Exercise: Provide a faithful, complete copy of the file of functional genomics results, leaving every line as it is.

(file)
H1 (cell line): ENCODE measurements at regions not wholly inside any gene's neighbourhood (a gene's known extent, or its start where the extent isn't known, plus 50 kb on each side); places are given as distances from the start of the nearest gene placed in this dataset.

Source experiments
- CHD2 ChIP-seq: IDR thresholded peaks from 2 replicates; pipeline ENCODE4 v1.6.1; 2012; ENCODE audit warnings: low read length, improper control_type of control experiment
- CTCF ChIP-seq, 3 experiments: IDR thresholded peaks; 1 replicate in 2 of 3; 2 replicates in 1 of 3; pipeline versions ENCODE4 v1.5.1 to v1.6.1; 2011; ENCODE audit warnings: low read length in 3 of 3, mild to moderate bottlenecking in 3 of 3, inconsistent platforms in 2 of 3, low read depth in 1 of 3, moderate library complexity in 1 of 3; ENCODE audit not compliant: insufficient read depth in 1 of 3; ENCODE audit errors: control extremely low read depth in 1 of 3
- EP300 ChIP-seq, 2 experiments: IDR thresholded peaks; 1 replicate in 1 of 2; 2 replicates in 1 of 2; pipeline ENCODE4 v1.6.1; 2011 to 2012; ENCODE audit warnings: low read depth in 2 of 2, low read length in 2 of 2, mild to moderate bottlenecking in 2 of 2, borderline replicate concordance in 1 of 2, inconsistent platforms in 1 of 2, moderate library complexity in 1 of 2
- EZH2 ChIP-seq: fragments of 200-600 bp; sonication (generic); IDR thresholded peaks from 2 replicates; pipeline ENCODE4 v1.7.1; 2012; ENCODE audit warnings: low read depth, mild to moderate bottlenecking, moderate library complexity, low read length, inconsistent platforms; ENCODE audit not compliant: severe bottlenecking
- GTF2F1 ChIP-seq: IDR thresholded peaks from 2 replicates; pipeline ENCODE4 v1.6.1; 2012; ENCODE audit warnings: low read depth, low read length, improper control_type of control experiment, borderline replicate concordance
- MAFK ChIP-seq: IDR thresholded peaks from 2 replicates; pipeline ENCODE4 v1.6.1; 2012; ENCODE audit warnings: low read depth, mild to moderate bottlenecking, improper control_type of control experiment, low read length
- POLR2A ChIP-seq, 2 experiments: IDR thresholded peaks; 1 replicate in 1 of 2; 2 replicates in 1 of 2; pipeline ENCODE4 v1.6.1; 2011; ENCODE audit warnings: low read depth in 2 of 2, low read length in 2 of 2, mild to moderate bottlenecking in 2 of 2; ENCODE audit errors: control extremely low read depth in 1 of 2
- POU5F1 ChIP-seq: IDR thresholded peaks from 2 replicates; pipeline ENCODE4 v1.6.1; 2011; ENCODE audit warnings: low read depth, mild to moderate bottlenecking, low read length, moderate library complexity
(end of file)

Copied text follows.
H1 (cell line): ENCODE measurements at regions not wholly inside any gene's neighbourhood (a gene's known extent, or its start where the extent isn't known, plus 50 kb on each side); places are given as distances from the start of the nearest gene placed in this dataset.

Source experiments
- CHD2 ChIP-seq: IDR thresholded peaks from 2 replicates; pipeline ENCODE4 v1.6.1; 2012; ENCODE audit warnings: low read length, improper control_type of control experiment
- CTCF ChIP-seq, 3 experiments: IDR thresholded peaks; 1 replicate in 2 of 3; 2 replicates in 1 of 3; pipeline versions ENCODE4 v1.5.1 to v1.6.1; 2011; ENCODE audit warnings: low read length in 3 of 3, mild to moderate bottlenecking in 3 of 3, inconsistent platforms in 2 of 3, low read depth in 1 of 3, moderate library complexity in 1 of 3; ENCODE audit not compliant: insufficient read depth in 1 of 3; ENCODE audit errors: control extremely low read depth in 1 of 3
- EP300 ChIP-seq, 2 experiments: IDR thresholded peaks; 1 replicate in 1 of 2; 2 replicates in 1 of 2; pipeline ENCODE4 v1.6.1; 2011 to 2012; ENCODE audit warnings: low read depth in 2 of 2, low read length in 2 of 2, mild to moderate bottlenecking in 2 of 2, borderline replicate concordance in 1 of 2, inconsistent platforms in 1 of 2, moderate library complexity in 1 of 2
- EZH2 ChIP-seq: fragments of 200-600 bp; sonication (generic); IDR thresholded peaks from 2 replicates; pipeline ENCODE4 v1.7.1; 2012; ENCODE audit warnings: low read depth, mild to moderate bottlenecking, moderate library complexity, low read length, inconsistent platforms; ENCODE audit not compliant: severe bottlenecking
- GTF2F1 ChIP-seq: IDR thresholded peaks from 2 replicates; pipeline ENCODE4 v1.6.1; 2012; ENCODE audit warnings: low read depth, low read length, improper control_type of control experiment, borderline replicate concordance
- MAFK ChIP-seq: IDR thresholded peaks from 2 replicates; pipeline ENCODE4 v1.6.1; 2012; ENCODE audit warnings: low read depth, mild to moderate bottlenecking, improper control_type of control experiment, low read length
- POLR2A ChIP-seq, 2 experiments: IDR thresholded peaks; 1 replicate in 1 of 2; 2 replicates in 1 of 2; pipeline ENCODE4 v1.6.1; 2011; ENCODE audit warnings: low read depth in 2 of 2, low read length in 2 of 2, mild to moderate bottlenecking in 2 of 2; ENCODE audit errors: control extremely low read depth in 1 of 2
- POU5F1 ChIP-seq: IDR thresholded peaks from 2 replicates; pipeline ENCODE4 v1.6.1; 2011; ENCODE audit warnings: low read depth, mild to moderate bottlenecking, low read length, moderate library complexity